Why Laudio – A Founder’s Story

It’s a little over a year since I originally published this blog. In it, I discussed my personal story and how that became the catalyst for Laudio. Well, a lot can happen in a year. So, I’d like to take this opportunity to provide an update on what we’ve heard, experienced and, most importantly, the adoption of Laudio across health systems that has surpassed our expectations.

Why Laudio?

I had a front-row seat to nurse burnout.

I was lucky. After my near-fatal ski accident, I received excellent care during my 7-week stay that spanned three of the highest-ranked hospitals in the country. But I could not shake the dissonance between the care I received and the engagement and satisfaction of the people delivering it. My caregivers were helping me, and I was genuinely grateful. From my perspective, they were doing the most critical job in the world. However, as I got to know my team, I came to understand they did not feel the same way about their jobs that I felt about them. They were burning out.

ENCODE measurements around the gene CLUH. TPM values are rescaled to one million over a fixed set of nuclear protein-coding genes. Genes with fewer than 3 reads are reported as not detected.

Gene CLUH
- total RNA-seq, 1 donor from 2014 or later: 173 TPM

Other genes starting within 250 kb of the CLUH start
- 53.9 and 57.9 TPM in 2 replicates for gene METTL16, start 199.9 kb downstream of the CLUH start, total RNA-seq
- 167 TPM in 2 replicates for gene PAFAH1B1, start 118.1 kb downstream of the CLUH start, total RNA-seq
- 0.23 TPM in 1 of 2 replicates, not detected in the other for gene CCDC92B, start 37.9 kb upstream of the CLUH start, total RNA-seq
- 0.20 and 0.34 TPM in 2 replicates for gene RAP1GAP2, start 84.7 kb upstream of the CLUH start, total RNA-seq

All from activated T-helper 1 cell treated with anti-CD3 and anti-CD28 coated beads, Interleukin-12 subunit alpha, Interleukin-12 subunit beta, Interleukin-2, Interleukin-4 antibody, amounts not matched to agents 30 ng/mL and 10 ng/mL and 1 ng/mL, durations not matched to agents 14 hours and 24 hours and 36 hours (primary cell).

Why were they burning out? There are many complex and multifaceted reasons. Overwork. The invasion of technologies like EHR. Higher acuity patients with less time. Lack of appreciation. Inability to see a future career path. Crazy schedules. And the list goes on.

The consequences of burnout add negative fuel to a healthcare system that already struggles with the quality and cost of care. Burnout causes mental distress, disengagement, loss of focus, leaving a job or a career (known in the industry as “turnover”), and at its worst end-state, impaired quality of care and safety for patients. All of these downstream effects of burnout are impediments to the teamwork, communication, and training that are key to achieving results.

Given that healthcare is now the largest sector in our economy, there are innumerable healthcare workers at risk. Burnout is not just about nurses. It’s pervasive across the healthcare workforce, including; doctors, lab techs, therapists, cafeteria workers, housekeepers, and many more. And, since everyone eventually needs healthcare, the impact of healthcare workforce burnout affects us all.

Motivated to Action.

I was motivated. After my recovery, I assembled a team of the smartest people I know, and we set out to identify whether we could determine the causes of burnout and develop a solution to reduce it dramatically.